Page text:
ON THE MGIIT OF MARCH 14, 1992, SAMUEL MOSES YODER WOKE with a start to find his room illuminated by an eerie, orange glow. Racing out of his farmhouse near Belleville, Pa., he heard the panicky cries of his livestock and was horrified lo see his barn in flames. Even now, recalling the scene, the 53-year-old Amish dairy farmer has an anguished look in his eyes. As fire shot up around her, one horse boiled from the barn. "She didn't have any hair," says Yoder. "The skin was burned to the flesh."
"It was hellish, horrible," says John Yoder, a volunteer firefighter who helped fight the barn fire and several others set that same night by an arsonist in the secluded Amish community of 4,000. "The valley was lit up end lo end like a Roman candle," says Harvey Yoder, 48, owner of the Whitehall General Store and one of hundreds of Yoders in the community.
In all, seven barns and a schoolhouse were torched, 172 farm animals were killed, and a million dollars in damage was done in the valley, where most Amish residents still ride in horse-drawn buggies and shun electricity and indoor plumbing. The Amish, devout pacifists, were profoundly shaken by the violence. But there were further shocks to come. Last month the police finally arrested a suspect, and he is well known in the community. After a 20-month investigation, state prosecutors have charged Darvin Ray Peaehey, 23, a carpenter and lifelong resident of the area whose grandfather was a respected Amish bishop. His father, however, Abraham Peaehey, is a notorious Amish rebel, who was himself convicted of burning down a barn 28 years ago.
"The Amish up here are a very quiet, withdrawn people, and this whole thing has caused them a lot of pain," says Harvey Yoder, one of the few outspoken members of the community. "It hurls them that the man they arrested is the grandson of a bishop, and now the outside world is coming around, asking questions about the burnings."
The questioning isn't limited to outsiders. Some of the Wish themselves are having their faith tested. "Why did he pick on us?" asks Harvey Yoder. "Because we're sheep. If that boy made a misstep on a non-Amish place, you'd be writing his obituary."
Young Peachey. who has no criminal record, grew up outside the Amish faith. The estrangement of his father from the church began when Abraham, then 18, was convicted of burning down his uncle Stephen N. Peachey's barn, apparently out of hostility toward the pieties of the Amish community and his own father, the minister. Abe told a court-appointed psychiatrist he was tired of riding around in a horse and buggy and wanted lo "smoke cigarettes...and run around in a car." Abe, now 46 and working for a farm-equipment manufacturer in Belleville, served three months in jail for the crime, then became even more of an outcast when he married a non-Amish woman from Canada.
Darvin Peachey, like his father, was a rebel in his teens. In 1988, his senior year at Kishacoquillas High School outside Reedsville, Pa., he was characterized in the yearbook as someone who drove his Dodge Charger recklessly and liked Friday-night food fights at McDonald's. "He was a happy-go-lucky guy," says Wade Eichhorn, 23, a non-Amish farm-equipment salesman who was one of Peachey's buddies in school. "If he did something and he knew it wasn't right, it didn't seem to bother him." One of Peachey's pranks, according to Eichhorn, was setting fire to corn shocks piled up in farm fields. "They caught him at it and made him slop," says Eichhorn.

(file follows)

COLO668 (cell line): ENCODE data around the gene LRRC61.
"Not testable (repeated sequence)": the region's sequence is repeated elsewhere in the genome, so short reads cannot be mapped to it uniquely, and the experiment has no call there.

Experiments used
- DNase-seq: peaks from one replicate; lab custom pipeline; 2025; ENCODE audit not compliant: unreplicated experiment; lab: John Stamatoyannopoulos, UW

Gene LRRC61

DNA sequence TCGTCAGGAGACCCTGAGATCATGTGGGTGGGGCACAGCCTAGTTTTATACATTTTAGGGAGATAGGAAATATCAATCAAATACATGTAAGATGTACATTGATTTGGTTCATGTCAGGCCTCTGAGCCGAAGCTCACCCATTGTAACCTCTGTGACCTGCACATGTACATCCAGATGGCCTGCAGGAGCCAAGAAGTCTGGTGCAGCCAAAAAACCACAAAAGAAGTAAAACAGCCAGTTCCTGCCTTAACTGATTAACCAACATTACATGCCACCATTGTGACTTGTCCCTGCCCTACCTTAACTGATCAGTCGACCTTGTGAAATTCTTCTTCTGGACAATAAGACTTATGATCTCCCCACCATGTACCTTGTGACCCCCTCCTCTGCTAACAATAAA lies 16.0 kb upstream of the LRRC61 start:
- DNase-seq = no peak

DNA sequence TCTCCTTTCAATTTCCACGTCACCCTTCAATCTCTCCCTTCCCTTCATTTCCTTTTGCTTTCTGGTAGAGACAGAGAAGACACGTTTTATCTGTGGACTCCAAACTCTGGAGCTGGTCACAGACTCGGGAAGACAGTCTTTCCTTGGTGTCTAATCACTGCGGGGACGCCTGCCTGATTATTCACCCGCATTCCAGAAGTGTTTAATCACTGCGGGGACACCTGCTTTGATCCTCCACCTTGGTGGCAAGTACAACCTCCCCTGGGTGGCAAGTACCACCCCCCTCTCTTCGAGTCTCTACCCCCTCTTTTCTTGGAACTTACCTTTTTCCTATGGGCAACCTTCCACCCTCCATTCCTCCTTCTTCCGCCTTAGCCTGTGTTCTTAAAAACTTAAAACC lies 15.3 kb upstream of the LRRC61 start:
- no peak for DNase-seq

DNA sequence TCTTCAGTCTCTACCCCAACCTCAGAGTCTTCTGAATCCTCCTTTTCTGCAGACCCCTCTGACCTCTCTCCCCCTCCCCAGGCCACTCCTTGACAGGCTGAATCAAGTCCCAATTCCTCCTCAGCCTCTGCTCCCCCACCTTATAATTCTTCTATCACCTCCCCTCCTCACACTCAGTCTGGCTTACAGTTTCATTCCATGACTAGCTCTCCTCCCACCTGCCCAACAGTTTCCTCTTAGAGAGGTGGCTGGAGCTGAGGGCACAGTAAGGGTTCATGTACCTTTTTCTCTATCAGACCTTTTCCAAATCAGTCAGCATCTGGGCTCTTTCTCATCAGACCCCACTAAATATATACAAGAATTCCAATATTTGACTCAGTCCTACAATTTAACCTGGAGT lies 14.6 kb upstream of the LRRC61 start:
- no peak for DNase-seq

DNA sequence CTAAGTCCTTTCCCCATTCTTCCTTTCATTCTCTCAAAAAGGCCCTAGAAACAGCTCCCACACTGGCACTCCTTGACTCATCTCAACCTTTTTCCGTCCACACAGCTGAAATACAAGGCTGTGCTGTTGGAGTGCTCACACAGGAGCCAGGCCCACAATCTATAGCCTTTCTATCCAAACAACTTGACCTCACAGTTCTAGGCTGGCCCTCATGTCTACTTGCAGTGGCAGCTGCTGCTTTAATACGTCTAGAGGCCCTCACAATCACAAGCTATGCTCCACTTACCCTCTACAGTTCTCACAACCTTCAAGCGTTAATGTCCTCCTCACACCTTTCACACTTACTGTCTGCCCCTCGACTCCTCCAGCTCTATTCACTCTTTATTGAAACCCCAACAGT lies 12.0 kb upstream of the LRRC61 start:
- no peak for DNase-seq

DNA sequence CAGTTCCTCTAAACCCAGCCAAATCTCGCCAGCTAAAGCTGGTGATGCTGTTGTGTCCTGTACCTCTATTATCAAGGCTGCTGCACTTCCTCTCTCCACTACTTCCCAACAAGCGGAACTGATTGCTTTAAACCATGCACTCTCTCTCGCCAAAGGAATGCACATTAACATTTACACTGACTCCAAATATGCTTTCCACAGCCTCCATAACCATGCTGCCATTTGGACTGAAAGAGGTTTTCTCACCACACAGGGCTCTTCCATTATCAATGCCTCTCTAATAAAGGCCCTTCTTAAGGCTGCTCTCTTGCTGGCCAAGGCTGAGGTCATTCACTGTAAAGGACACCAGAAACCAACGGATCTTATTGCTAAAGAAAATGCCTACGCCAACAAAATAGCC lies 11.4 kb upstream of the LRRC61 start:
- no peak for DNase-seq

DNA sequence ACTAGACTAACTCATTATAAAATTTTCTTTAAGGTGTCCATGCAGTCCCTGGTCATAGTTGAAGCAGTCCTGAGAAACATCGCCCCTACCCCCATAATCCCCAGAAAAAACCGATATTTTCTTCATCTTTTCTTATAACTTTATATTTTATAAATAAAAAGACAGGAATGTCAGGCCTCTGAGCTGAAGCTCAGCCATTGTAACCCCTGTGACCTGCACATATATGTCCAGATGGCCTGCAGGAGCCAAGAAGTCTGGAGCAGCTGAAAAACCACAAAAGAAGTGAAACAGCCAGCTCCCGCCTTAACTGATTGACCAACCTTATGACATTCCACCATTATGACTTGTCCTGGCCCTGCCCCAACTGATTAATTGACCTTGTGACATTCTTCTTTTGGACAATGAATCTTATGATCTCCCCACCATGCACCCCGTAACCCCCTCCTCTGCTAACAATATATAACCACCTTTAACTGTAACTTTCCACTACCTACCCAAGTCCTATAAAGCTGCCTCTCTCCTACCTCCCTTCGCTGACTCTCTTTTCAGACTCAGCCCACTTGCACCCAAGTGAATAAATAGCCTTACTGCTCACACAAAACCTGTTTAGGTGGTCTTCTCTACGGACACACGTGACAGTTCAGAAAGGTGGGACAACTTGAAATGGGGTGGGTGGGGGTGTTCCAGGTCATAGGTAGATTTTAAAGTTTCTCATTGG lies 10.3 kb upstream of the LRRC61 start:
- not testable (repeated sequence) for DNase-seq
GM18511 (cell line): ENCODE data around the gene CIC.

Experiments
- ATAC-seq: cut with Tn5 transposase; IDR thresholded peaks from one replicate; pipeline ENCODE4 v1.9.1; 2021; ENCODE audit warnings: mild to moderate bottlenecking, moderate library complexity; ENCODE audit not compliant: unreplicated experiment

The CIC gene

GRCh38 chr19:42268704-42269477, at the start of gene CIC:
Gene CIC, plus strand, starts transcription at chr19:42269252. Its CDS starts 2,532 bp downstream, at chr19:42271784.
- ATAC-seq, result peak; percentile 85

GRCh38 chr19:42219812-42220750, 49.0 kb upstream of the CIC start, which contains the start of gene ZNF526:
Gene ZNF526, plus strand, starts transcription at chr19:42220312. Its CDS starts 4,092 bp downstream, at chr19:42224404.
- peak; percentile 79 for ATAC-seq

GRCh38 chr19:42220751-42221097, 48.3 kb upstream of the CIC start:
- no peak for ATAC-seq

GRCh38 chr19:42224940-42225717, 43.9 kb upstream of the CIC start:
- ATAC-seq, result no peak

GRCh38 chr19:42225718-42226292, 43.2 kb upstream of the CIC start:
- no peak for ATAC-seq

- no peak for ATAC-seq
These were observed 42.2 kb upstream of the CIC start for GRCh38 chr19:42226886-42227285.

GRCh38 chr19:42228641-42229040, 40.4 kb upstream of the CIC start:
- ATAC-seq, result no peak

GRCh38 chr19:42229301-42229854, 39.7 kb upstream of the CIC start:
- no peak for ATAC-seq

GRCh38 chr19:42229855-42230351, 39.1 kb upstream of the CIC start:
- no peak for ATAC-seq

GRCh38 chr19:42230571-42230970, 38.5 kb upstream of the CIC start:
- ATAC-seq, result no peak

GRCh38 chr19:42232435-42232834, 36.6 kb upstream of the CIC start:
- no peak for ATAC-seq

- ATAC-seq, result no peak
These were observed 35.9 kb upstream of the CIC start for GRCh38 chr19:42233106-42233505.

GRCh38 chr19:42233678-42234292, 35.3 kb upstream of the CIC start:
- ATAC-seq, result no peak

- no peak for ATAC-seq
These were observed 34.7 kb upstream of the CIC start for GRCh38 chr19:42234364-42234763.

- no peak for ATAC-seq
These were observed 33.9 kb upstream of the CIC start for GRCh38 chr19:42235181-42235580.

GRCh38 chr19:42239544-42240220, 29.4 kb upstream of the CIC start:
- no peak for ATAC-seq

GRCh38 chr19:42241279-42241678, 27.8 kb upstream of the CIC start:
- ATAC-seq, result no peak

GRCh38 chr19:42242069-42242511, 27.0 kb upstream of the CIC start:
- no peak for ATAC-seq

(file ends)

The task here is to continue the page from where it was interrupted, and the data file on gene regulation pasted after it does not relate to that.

Peachey, it turns out, was the prime suspect in the barn burnings from the outset. On the night of the fires, a male driver and a young woman passenger were spotted leaving Samuel Moses Yoder's farm in a Chevrolet Cavalier by Bradley Yoder, the fire chief from nearby Allensville, Pa. "I clearly made the identity of the driver, and it was Darvin Peachey," says Bradley. The next day, police searched Peachey's Cavalier and found several napkins from a Uni-Mart convenience store that matched some burned napkins found at the torched schoolhouse.
Early in the investigation, however, Peachey's fiancee, Judith Renee Walker, and her mother, Betty Mae Walker, insisted under oath that he had been visiting a friend more than 50 miles away when the fires were set. Authorities did not believe the story and spent more than a year gathering additional evidence to disprove it.
Then in August the Walkers were charged with perjury and eventually agreed to testify against Peachey in a plea-bargain arrangement that could result in one-year prison terms for both mother and daughter. Judith now says that she accompanied Peachey on the night of the barn burnings and watched him set at least one of the fires with a propane torch. Currently in jail with his trial set for March, Peachey denies he is an arsonist. "Since day one, Darvin Peachey has maintained his innocence," says his attorney, Charles Rector.
The Amish, who managed to rebuild all seven barns within four-weeks, thanks to donations from around the world and the donated labor of their neighbors, are divided on what punishment is appropriate for the arsonist. "Anybody who even thinks about torching barns ought to be put away," says firefighter John Yoder. But Samuel Yoder says he is ready to forgive and forget. "I can't hardly hold a grudge," he says. Neither can Harvey Yoder, despite his momentary impatience with his Amish brethren for allowing themselves to be victimized. "I'll be honest. As a community our biggest weakness is that we don't come together and pray for the souls of people who cause us trouble," he says. "If we could do that, and the light would come to the arsonist, I'd be the first one to go to the district attorney and say, 'Hey, just give me his hand, and I'll lake him on home.' "
TOM NUGENT and TOM KNARR in Belleville
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